Startup maven Holly Cardew of Pixc has three million reasons to move to Queensland
Nurtured to success in the Silicon Valley the 29 year-old entrepreneur is fresh off the plane and back in Queensland to create the next innovation valley.
“In Brisbane there are a lot of successful people but people don’t talk about it,” she says.“Finding these people and bringing them into the ecosystem here is going to be the challenge.”
Welcome to the first in what I hope is a series of posts, where I’ll be catching up for a coffee with some digital…exchange.telstra.com.au
“People here understand the importance of tech and innovation and you are not alone, they do want you to succeed,” the young entrepreneur says.
“Tech and innovation is the next boom in Australia, we have some really smart people in Australia we just don’t have the knowledge yet because we haven’t seen the success the Valley has seen.”
After two successful years growing Pixc in Silicon Valley, Holly is home to stamp her learnings on new products and innovations. She firmly believes it is the support networks and talent you build around yourself which influence your success, an ethos she hopes will help establish Queensland as the next Silicon Valley.
“In San Francisco you can have the craziest idea and no one is going to say no and no one will stop you. People will encourage you and say ‘how can I help you do that’? And that needs to be in Australia between the corporates, the investors and the start-ups,” she says.
“Investors need to realise it can take some time and people who have made it need to re-invest time, mentoring and money into the ecosystem, which is exactly what Queensland wants to happen.”
She is no stranger to joining and utilising innovation communities and hubs. Pixc has been through Telstra’s muru-D program and 500 Startups in the USA and Holly is now looking forward to sharing her learnings and telling her stories to Queenslanders.
Holly started her first business in 2012 in Orange NSW building e-commerce sites to help country retailers sell their goods to city people.
“Their biggest problem was their product photos, and I thought ‘why can’t they take a photo and quickly have it edited and fix it up for their site or marketplace?”
So Holly created and launched Pixc in 2014 and in her first week a Queensland based business submitted 800 images for treatment and overseas customers flooded the site.
Realising the problem was not unique to regional sellers, Holly quickly set about creating a new solution to a global problem.
“We had global customers from the first month,” says Holly. “So I went to the USA six months later.”
Pixc allows retailers and store owners across the world access to affordable high quality imagery to successfully sell their products through e-commerce and online stores. People submit basic product photos to Pixc where a team of graphic designers in 24-hours turn images into shining content fit for the world’s online retail spaces.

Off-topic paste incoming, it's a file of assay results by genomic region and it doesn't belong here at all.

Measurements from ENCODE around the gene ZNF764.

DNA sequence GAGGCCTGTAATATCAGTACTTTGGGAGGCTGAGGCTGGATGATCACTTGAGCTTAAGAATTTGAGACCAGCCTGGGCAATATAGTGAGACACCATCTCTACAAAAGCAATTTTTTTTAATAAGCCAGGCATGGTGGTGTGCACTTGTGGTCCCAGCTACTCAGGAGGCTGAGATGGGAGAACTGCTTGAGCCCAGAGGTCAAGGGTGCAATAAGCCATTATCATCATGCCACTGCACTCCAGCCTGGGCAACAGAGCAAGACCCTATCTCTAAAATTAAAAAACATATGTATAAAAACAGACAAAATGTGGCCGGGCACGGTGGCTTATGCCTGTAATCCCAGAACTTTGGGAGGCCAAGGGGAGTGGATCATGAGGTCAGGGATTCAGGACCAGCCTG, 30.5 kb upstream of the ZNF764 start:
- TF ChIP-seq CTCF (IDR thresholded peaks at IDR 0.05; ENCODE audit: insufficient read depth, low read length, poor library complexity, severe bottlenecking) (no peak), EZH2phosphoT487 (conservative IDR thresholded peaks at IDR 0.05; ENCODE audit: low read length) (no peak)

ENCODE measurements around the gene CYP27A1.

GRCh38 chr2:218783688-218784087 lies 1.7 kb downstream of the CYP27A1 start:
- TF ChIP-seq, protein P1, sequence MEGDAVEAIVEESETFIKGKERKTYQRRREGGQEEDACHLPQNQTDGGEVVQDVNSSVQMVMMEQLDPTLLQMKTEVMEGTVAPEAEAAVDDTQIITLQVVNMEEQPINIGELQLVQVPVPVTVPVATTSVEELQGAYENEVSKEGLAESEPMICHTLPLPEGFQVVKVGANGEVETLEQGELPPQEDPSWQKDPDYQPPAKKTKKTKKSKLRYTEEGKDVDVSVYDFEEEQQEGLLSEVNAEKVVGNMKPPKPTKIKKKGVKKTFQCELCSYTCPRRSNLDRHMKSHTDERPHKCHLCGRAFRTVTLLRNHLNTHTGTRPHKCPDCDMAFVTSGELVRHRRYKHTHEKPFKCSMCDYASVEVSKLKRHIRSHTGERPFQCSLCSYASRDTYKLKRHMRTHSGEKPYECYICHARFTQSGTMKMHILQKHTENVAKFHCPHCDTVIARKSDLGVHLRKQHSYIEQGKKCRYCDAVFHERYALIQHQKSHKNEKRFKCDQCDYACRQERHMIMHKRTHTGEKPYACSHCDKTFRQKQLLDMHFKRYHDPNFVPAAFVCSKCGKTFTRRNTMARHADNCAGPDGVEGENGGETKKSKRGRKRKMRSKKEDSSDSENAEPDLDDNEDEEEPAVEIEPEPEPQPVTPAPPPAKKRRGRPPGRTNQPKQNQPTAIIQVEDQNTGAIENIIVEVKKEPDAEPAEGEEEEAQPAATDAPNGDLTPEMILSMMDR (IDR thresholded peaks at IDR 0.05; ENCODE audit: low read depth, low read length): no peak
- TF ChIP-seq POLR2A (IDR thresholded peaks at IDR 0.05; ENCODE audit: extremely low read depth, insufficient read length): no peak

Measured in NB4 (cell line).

“If they want to be competitive and top of mind for the consumers they need to sell on eBay, Amazon, Google Shopping, Yahoo Shopping and Facebook marketplace,” says Holly.
In an age where online shoppers can’t physically touch or inspect the products they may buy, Pixc allows customers to virtually explore something before they buy it.
Pixc has processed more than three million images and employs 16 people from Queensland and abroad. Along the way Holly has had challenges, competitors and roadblocks but prefers to call them ‘pivots’ in her journey which force her to come up with something new rather than stop.
Relocating from the USA only three weeks ago Holly and her team have settled into the Hot DesQ River City Labs office space. Filled with other expatriates and innovators also lured from across the globe the talented community is one of a network of innovation hubs established across Queensland.
Holly is excited to network with other successful Australian business people and share ideas with others on how to solve business problems with technology.
“I think ‘ok this year I have this much time and this much money in the bank and I have these resources how am I going to play to win’,” she says.
What is next for Holly? She is busy trying to find Queensland talent to help her create artificial intelligence and software to automate business processes in retail.
“In ten years everybody is going to need a virtual reality store and creating the content for the virtual reality store is going to be critical. How is David Jones going to create 3-D content in a fast and effective way?” says Holly.
So if you want to join her in Brisbane she’s currently hiring for engineers and marketers to embark on her next journey.